Jonathan Self tackles a minor infestation, only to miss the hole in his life left by the furry visitors.
What I presume to be the last seal pup of the year has just been born. I spotted it — brilliant white against the black rocks on a tiny island in the bay — and rowed out in driving rain to see it, for fear that it would have relocated by the time the weather improved.
The mother was lying there looking exhausted, as well she might, for grey seals endure a 50-week pregnancy and the fathers are only interested in one thing (two, if you count fish). It seems, as Oliver remarked, a seally time of year to have babies, just before the cold sets in in earnest, but, doubtless, Nature knows best.
Nature has certainly been making its preparations for winter. Over the past few weeks, I have been conscious of a change in the tempo of the countryside. The four baby foxes we watched all summer left home a couple of months ago and, since then, their parents have got fatter and fatter. So fat, in fact, that they have lost all interest in the equally obese pheasant with whom they share our nearest wood. They have also failed to keep the mouse population in check.
We were first aware of the latter when Charlotte surprised a field mouse asleep under her pillow. After an intense chase across rough ground (wet towels, discarded clothes, old pizza boxes — there may be a clue here as to why the mouse chose her room), she and I caught it, fed it and released it some distance from the house.
No good deed goes unpunished. That mouse clearly spread the word about our largesse, for what followed can only be described as an invasion. We blocked every hole, engaged a feckless cat (probably a member of the anti-hunt league) and tried humane traps baited with the best Camembert, but still they came.
Had they not made their presence so obvious — swaggering about as if they owned the place — they might have been tolerated. As it was, we eventually signed up for some-thing called a Three-Week Riddance Plan (if only there were similar plans to deal with, say, annoying politicians) and, through a combination of keeping our windows permanently closed (mice are the Hillarys and Norgays of the rodent world) and other means too distressing to describe, we have become pest free.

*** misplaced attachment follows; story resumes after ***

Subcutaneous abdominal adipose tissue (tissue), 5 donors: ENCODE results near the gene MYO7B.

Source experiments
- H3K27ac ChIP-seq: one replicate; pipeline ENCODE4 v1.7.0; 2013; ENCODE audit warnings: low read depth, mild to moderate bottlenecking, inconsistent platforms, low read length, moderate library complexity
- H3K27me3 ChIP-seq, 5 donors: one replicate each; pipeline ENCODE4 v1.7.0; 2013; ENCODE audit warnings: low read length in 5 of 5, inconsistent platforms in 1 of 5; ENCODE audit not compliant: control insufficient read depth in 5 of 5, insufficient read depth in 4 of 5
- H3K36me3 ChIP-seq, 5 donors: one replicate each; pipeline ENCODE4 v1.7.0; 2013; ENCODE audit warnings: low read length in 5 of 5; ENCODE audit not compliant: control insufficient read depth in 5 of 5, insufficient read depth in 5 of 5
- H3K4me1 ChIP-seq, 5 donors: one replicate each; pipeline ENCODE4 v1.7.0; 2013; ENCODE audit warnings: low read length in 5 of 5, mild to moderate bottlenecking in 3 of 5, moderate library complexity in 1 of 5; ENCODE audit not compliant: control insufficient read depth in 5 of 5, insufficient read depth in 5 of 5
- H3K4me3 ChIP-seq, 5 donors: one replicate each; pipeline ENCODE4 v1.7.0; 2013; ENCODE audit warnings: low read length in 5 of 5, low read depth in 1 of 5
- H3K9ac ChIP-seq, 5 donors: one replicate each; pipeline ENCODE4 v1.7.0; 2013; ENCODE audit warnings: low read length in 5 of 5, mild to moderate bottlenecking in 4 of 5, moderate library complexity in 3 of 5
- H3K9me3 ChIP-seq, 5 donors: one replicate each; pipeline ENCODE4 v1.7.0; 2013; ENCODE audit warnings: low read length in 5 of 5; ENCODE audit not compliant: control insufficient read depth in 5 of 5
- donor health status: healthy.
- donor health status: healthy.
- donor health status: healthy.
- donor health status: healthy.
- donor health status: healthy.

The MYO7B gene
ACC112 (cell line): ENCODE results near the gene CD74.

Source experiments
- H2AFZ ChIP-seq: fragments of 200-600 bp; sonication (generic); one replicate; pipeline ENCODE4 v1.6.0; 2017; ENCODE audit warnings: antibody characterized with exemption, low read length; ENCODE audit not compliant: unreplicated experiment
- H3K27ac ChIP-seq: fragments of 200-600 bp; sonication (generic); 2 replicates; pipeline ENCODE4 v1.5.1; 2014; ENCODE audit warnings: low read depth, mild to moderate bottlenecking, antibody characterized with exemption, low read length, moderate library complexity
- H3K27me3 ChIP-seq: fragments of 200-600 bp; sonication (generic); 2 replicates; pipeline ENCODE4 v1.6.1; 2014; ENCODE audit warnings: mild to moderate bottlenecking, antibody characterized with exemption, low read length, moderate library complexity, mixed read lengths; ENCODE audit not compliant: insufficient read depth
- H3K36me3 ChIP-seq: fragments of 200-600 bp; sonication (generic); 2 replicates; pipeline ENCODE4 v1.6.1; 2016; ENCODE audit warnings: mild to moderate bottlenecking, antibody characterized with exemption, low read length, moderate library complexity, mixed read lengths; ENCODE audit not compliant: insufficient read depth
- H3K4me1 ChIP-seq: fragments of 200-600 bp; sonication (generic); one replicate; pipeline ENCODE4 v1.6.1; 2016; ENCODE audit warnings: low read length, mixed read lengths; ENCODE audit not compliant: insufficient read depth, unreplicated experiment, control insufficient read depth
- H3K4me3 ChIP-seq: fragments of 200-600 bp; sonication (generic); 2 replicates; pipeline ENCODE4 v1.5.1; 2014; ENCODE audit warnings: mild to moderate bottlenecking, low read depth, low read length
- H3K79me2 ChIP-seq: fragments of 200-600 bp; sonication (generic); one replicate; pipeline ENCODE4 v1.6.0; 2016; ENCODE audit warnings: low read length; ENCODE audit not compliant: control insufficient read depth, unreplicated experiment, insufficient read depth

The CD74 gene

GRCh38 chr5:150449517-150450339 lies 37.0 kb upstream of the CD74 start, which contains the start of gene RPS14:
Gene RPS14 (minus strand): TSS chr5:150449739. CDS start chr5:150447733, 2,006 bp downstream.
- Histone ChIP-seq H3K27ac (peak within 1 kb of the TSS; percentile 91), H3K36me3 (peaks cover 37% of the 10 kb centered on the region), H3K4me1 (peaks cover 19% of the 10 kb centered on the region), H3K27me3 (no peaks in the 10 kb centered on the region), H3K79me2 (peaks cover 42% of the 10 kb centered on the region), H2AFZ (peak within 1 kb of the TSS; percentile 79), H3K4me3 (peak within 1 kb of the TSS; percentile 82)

Now they are gone, I find I miss them in the same way that I miss all the other creatures that have disappeared for the winter. Many of these have, of course, simply taken themselves off for a long snooze. Our resident hedgehog, for example, is, to my certain knowledge, hibernating under a pile of logs in the orchard. Every time I pass, I think of it in its cosy nest dreaming away the winter, its little heart beating only once a minute, instead of the usual 200.
Next to that particular pile of logs is a muddy little pond that is a favourite with male frogs, who bury themselves at the bottom during the colder months. Female frogs, with becoming decency, spend the time between now and the spring mating season asleep in hedges and ditches. It is a similar bedtime story with badgers and pine martens, butter-flies and ladybirds.
Given the general state of the world, the idea of dropping off for a few months and waking up when things are, hopefully, back to normal is an attractive one. Sleep, as the Bard tells us, ‘knits up the ravell’d sleave of care’.
If ever there was a time when one wanted one’s ravell’d sleave of care knitted up, surely this is it.
Jonathan Self laments the fact that we're losing the art of writing letters.
Jonathan Self caught up with Roy Lancaster, one of the most recognisable faces in British gardening.
Every year, at about this time, Jonathan Self suffers from an overwhelming urge to start a diary.